|The idea of printing human tissues and organs for implantation is not the stuff of science fiction anymore. It is a real prospect that will open new frontiers in medicine in less than a decade, delegates were told at this week’s Arab Health congress in Dubai, United Arab Emirates.|
The progress made already has been astonishing with many new breakthroughs reported regularly in the media such as the successful implantation into animals of sections of bone, muscle, and cartilage by the medical team at Wake Forest Baptist Medical Center in North Carolina, U.S., which could eventually pave the way for similar implantations in the human body.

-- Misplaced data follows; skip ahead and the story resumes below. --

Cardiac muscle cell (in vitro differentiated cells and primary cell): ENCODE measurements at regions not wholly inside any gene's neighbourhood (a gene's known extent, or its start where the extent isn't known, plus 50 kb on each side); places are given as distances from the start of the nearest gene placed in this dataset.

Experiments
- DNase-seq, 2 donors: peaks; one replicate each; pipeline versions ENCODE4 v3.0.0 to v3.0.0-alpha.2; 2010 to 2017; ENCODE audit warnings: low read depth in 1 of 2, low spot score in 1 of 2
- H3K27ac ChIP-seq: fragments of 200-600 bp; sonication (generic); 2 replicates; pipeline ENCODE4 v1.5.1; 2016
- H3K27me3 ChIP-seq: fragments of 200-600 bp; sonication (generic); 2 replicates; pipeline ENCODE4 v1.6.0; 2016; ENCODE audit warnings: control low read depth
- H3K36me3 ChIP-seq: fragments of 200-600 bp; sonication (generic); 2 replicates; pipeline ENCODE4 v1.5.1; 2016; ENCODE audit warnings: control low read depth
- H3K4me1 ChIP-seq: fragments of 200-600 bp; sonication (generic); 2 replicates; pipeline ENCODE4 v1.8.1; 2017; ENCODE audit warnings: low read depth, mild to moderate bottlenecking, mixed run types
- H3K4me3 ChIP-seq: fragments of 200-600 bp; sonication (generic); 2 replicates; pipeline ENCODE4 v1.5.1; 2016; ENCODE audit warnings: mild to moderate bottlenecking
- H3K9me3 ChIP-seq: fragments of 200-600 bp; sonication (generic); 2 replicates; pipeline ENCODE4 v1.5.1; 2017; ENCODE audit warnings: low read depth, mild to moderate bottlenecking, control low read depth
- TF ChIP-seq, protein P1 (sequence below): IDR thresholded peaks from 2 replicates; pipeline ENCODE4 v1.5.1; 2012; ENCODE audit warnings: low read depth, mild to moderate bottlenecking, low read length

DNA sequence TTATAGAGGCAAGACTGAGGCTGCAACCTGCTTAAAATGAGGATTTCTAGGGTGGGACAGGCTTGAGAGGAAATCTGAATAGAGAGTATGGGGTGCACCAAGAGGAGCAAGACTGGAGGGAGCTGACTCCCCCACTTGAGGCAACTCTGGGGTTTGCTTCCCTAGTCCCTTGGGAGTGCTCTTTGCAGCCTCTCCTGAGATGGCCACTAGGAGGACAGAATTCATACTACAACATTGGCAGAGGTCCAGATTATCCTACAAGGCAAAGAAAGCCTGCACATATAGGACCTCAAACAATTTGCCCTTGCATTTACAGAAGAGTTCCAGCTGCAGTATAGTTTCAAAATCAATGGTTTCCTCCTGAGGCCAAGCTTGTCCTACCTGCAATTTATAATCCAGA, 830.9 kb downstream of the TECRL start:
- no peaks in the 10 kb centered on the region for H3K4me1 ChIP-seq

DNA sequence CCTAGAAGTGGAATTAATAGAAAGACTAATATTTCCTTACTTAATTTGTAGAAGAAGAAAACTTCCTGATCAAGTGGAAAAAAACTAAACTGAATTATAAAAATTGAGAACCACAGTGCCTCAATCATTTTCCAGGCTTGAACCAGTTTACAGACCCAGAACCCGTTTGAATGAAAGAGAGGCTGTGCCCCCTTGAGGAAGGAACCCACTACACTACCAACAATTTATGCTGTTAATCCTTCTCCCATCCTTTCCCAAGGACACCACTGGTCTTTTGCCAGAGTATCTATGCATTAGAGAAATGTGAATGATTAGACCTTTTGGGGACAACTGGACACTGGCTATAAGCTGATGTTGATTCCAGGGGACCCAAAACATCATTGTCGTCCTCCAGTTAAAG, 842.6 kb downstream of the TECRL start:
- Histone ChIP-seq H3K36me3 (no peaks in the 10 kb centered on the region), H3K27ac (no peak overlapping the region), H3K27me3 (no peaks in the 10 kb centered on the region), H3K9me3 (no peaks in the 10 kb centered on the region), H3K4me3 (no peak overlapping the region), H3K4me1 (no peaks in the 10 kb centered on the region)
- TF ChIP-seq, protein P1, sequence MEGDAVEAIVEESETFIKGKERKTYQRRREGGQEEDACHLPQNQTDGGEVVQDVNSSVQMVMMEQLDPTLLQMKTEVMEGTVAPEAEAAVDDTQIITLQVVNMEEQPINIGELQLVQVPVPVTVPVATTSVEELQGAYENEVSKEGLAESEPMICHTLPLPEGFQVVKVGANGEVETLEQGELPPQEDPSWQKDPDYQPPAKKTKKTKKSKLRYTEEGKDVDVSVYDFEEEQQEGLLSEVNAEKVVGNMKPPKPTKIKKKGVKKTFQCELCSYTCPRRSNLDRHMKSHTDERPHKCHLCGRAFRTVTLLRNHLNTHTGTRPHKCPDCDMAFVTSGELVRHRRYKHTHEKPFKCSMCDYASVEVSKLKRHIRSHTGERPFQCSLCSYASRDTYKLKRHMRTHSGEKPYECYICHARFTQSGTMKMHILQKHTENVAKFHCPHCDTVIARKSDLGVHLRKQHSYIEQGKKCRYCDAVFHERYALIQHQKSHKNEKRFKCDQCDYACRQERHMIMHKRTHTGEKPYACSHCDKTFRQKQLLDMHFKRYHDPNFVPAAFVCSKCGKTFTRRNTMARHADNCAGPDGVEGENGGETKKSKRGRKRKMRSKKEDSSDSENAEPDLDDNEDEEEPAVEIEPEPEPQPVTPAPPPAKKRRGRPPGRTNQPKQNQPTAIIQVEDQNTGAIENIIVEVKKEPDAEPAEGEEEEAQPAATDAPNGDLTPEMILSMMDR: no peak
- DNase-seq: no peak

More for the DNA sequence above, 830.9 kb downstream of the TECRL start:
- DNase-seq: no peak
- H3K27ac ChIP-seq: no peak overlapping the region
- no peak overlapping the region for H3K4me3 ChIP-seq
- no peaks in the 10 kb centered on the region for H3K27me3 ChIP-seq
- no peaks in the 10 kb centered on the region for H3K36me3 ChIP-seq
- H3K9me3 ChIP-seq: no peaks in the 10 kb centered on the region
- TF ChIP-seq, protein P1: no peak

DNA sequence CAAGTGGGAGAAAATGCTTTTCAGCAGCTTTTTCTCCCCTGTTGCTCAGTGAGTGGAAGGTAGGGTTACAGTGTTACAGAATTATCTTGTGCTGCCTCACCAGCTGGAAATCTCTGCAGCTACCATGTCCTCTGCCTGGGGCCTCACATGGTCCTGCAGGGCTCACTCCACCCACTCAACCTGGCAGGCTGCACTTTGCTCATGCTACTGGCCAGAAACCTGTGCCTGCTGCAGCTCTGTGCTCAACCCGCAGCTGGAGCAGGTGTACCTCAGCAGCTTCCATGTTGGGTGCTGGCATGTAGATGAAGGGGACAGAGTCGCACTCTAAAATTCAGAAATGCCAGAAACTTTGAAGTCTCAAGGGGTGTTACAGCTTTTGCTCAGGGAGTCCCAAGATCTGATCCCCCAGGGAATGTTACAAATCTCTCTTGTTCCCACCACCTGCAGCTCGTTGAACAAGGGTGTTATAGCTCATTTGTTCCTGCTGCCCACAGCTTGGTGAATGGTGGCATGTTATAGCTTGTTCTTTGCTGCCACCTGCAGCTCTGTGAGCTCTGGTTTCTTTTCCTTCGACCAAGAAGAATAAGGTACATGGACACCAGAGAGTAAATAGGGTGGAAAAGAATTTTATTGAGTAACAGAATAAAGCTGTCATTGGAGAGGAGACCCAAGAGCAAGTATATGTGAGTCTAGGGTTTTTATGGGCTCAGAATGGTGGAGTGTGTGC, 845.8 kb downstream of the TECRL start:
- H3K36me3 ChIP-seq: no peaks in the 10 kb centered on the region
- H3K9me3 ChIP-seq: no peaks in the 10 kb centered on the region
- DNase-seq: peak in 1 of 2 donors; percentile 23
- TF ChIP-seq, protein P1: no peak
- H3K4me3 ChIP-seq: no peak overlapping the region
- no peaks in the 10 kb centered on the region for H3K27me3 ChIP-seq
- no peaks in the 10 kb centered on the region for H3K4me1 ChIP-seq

|The main thrust of the disquiet surrounding the technology is about the quality of the implants and the allegation that humans will be able to “play god” with patients. However, researcher Dr. Gill Haddow at Edinburgh University’s Science, Technology, and Innovation Studies Department claims there are already things like genetics that allow humans to play god and that bioprinting allows people to make small parts of the body to use for vital medical applications.|
|I Stevens||Arab Health 2018 daily newspaper, 29 January|
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